Environment, climate advocates laud DENR closure of mining operations, call for continuous action against destructive large-scale mining industry

QUEZON CITY — Environment and climate advocates, as well as members of grassroot communities, lauded the Department of Environment and Natural Resource’s (DENR) closure of 23 mining operations situated in functional watersheds and suspension of 5 mining firms, as of Tuesday, January 31, 2017.

“This action by the government has finally brought into the forefront the long history of suffering inflicted by the country’s large-scale mining industry on our environment and our mining-affected communities,” said Concerned Citizens of Sta. Cruz (CCOS) Chairman Dr. Benito Molino.

Molino referred to DENR Secretary Gina Lopez’s findings on the grave environmental degradation and disruption of community lives that have been occurring in the mining capital regions of the country.

“The campaign that calls for holding accountable destructive mining firms and for the halt of these recently closed mining operations has been left unheeded for years until now,” said Molino.

“It takes bold and concrete actions to put an immediate stop to the environmental degradation and community life destruction that have long been the mark of large-scale mining industries in this country. The DENR amply stepped up to this challenge with its closure of a number of mining operations, ” continued Molino.

Sanlakas Secretary-General Atty. Aaron Pedrosa hoped that this paves the way for more empowered communities in their fight to reclaim their home and their proper way of life from destructions caused by the large-scale mining industry
In lauding the DENR closure of a number of mining operations, Pedrosa expressed the need for continuous action, both by the state and its citizens, against possible retaliatory measures to be undertaken by huge mining companies.

“Stronger safeguards need to be installed in our institutions to truly break away from the current state of affairs of our environment where only a handful from the mining industry dominate in extracting and benefitting from the country’s natural resources,” stated Pedrosa.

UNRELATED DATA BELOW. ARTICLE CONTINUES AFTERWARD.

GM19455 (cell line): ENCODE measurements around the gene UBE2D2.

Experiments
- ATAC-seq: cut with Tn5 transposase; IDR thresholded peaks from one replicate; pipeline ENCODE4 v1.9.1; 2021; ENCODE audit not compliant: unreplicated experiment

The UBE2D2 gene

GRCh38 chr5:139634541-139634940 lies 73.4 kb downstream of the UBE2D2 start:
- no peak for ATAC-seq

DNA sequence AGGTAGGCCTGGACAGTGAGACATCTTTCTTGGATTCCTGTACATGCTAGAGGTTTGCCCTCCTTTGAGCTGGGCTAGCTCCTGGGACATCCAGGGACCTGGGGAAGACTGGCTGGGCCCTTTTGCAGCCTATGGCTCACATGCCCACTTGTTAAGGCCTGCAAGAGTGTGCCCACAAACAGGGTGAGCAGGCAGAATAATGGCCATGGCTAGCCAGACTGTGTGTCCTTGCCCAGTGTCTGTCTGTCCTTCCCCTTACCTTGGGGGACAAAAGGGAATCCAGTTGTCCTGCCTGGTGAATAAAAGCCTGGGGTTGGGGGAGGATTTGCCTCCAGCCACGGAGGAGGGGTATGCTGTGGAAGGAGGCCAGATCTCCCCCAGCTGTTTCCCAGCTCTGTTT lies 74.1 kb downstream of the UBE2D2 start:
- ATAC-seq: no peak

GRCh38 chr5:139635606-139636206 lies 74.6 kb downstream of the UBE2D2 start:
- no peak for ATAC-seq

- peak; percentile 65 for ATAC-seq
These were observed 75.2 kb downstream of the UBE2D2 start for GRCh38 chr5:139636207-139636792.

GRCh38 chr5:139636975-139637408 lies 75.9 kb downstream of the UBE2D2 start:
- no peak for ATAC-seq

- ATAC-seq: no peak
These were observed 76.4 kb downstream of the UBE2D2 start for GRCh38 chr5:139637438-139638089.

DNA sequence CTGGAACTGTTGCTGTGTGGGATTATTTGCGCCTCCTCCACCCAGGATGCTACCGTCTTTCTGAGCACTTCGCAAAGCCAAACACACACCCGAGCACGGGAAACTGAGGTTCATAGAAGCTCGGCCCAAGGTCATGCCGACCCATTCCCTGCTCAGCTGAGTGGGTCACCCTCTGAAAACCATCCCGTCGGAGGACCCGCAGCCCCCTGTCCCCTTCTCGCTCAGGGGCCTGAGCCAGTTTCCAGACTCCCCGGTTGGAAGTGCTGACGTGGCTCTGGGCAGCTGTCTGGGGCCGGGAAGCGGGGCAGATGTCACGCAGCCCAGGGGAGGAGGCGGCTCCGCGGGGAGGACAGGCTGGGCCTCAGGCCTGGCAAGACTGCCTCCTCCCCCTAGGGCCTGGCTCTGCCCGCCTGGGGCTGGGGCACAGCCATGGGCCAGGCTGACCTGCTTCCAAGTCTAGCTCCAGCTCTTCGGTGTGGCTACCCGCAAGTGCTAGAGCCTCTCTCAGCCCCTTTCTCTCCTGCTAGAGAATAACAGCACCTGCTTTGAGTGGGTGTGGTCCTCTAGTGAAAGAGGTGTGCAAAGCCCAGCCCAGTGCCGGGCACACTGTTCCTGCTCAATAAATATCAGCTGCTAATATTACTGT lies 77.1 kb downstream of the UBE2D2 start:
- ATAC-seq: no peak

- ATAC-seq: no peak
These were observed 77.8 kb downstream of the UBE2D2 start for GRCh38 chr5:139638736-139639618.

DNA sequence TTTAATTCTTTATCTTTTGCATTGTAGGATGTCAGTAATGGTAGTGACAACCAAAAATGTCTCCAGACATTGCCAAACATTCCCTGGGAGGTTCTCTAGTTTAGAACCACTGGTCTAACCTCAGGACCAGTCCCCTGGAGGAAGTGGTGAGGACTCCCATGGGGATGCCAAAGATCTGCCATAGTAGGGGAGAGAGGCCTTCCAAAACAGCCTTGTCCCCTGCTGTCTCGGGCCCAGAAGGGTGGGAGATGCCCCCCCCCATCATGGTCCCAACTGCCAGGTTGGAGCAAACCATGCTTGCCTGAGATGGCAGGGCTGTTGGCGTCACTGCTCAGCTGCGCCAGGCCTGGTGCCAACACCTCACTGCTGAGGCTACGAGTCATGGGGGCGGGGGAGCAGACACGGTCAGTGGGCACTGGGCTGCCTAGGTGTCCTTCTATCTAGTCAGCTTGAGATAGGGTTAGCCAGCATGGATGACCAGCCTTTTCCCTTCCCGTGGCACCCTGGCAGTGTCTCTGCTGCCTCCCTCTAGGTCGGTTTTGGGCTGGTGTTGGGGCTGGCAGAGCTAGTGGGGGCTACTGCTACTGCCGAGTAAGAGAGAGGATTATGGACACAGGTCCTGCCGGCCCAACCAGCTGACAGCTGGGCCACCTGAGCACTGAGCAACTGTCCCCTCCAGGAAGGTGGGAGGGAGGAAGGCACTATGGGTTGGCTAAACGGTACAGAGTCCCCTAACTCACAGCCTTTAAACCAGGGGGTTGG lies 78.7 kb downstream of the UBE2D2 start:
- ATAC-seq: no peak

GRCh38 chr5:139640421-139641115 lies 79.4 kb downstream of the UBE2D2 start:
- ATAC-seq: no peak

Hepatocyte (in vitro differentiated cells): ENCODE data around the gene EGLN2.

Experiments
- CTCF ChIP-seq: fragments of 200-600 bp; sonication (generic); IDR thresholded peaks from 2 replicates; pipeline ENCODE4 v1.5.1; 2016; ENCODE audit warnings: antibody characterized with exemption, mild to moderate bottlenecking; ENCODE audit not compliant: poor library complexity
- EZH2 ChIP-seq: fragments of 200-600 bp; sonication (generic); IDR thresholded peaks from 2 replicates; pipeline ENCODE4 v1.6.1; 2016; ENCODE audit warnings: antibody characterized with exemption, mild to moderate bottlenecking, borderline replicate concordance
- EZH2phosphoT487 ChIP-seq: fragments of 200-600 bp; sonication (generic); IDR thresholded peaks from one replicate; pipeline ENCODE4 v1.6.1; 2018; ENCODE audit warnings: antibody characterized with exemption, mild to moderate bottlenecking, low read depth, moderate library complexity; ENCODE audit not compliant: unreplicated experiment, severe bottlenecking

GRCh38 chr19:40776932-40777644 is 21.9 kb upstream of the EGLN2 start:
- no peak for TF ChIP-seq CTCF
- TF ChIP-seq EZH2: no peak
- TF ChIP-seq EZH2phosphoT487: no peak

In concurring with the observance of Secretary Lopez during the DENR mining audits, Center for Energy, Ecology and Development (CEED) National Convenor Gerry Arances noted that farmers and fishers from mining-affected communities are often stripped of their health and their livelihood due to the disruptive presence of mining operations in affected areas.

According to Arances, compunded with statements from Molino, in Sta. Cruz, Zambales alone, the visible environmental impacts of mining operations by BenguetCorp Nickel Mines Incorporated, Eramen Minerals Incorporated, LNL Archipelago Minerals Incorporated, and Zambales Diversified Metals Corporation, included air pollution, biodiversity loss, floods, food insecurity, loss of landscape/aesthetic degradation, soil contamination and erosion, waste overflow, deforestation and loss of vegetation cover, and surface water pollution.

“It is high time that we realize and act on the fact that we put so much burden on our environment and our fellow Filipinos in mining-affected areas for the sake of accommodating a large-scale mining industry that empties and irreversibly damages our resources without having ever contributed to our economic growth as a country,” said Arances.

Arances noted how the country’s current legal framework on mining allows the entry and the long-term and large-scale destruction by mining corporations of communities and ecosystems in exchange for few and insignificant portions of the revenue gained by these corporations.

“Large-scale and profit-driven mining industries have long gotten away with encroaching upon and fully exhausting natural resources that are meant for the use and proliferation of our present and future communities,” concurred Molino.

“In order to instigate a full stop to the destruction caused by mining operations, we have to shift our way of appropriating our natural resources and make it fully attuned to the needs of our own communities rather than that of corporations,” said Molino.

Pedrosa cited The Philippine Mining Act of 1995, the current law governing mining activities, as one of the major impediments to a truly pro-people and pro-environment national utilization of land resources.

“A law that allows mining corporations to own 100% of mineral ores and land covered in claimed mining areas has no place in our genuine pursuit of reclaiming our natural resources for our people,” said Pedrosa.

CCOS, Sanlakas, and CEED have long supported the passage of bills like the Alternative Minerals Management Bill (AMMB), a bill that champions the adoption of a sustainable, rational, needs-based minerals management, geared towards effective utilization of mineral resources for the goal of attaining an ecologically-sound national and modernized agriculture.

“The closure by the DENR of major mining operations is a step forward to relinquishing the hold of corporations over this country’s natural resources,” said Pedrosa.

“To make this move more meaningful, however, we have to continue creating more avenues, formal or otherwise, for our communities to assert their rights over the utilization and management of their resources and the environment in which they live,” concluded Molino.